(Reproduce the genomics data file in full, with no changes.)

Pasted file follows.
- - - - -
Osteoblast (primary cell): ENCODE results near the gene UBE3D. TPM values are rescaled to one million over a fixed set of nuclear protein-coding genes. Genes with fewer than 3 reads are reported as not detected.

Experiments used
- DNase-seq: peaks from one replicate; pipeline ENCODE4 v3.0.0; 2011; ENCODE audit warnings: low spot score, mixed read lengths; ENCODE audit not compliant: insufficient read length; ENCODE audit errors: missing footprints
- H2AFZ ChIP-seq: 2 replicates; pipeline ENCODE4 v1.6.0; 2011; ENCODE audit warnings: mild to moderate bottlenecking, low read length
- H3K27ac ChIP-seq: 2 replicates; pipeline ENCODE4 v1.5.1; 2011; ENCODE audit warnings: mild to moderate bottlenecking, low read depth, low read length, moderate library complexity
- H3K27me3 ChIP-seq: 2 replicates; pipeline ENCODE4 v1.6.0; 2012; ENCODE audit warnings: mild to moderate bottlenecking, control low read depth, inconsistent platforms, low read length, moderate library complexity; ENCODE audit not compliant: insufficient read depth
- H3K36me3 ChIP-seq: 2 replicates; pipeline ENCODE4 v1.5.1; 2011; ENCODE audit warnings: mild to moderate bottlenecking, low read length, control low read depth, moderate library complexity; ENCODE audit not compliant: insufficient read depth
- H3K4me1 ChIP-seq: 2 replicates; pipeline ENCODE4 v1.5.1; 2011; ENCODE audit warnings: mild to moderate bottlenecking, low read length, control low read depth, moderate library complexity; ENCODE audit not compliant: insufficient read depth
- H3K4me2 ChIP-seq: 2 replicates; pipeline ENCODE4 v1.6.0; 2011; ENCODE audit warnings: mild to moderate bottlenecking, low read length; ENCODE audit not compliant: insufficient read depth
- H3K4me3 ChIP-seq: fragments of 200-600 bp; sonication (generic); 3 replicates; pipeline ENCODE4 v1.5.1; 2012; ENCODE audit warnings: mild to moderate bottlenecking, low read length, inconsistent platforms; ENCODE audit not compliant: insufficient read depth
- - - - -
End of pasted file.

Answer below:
Osteoblast (primary cell): ENCODE results near the gene UBE3D. TPM values are rescaled to one million over a fixed set of nuclear protein-coding genes. Genes with fewer than 3 reads are reported as not detected.

Experiments used
- DNase-seq: peaks from one replicate; pipeline ENCODE4 v3.0.0; 2011; ENCODE audit warnings: low spot score, mixed read lengths; ENCODE audit not compliant: insufficient read length; ENCODE audit errors: missing footprints
- H2AFZ ChIP-seq: 2 replicates; pipeline ENCODE4 v1.6.0; 2011; ENCODE audit warnings: mild to moderate bottlenecking, low read length
- H3K27ac ChIP-seq: 2 replicates; pipeline ENCODE4 v1.5.1; 2011; ENCODE audit warnings: mild to moderate bottlenecking, low read depth, low read length, moderate library complexity
- H3K27me3 ChIP-seq: 2 replicates; pipeline ENCODE4 v1.6.0; 2012; ENCODE audit warnings: mild to moderate bottlenecking, control low read depth, inconsistent platforms, low read length, moderate library complexity; ENCODE audit not compliant: insufficient read depth
- H3K36me3 ChIP-seq: 2 replicates; pipeline ENCODE4 v1.5.1; 2011; ENCODE audit warnings: mild to moderate bottlenecking, low read length, control low read depth, moderate library complexity; ENCODE audit not compliant: insufficient read depth
- H3K4me1 ChIP-seq: 2 replicates; pipeline ENCODE4 v1.5.1; 2011; ENCODE audit warnings: mild to moderate bottlenecking, low read length, control low read depth, moderate library complexity; ENCODE audit not compliant: insufficient read depth
- H3K4me2 ChIP-seq: 2 replicates; pipeline ENCODE4 v1.6.0; 2011; ENCODE audit warnings: mild to moderate bottlenecking, low read length; ENCODE audit not compliant: insufficient read depth
- H3K4me3 ChIP-seq: fragments of 200-600 bp; sonication (generic); 3 replicates; pipeline ENCODE4 v1.5.1; 2012; ENCODE audit warnings: mild to moderate bottlenecking, low read length, inconsistent platforms; ENCODE audit not compliant: insufficient read depth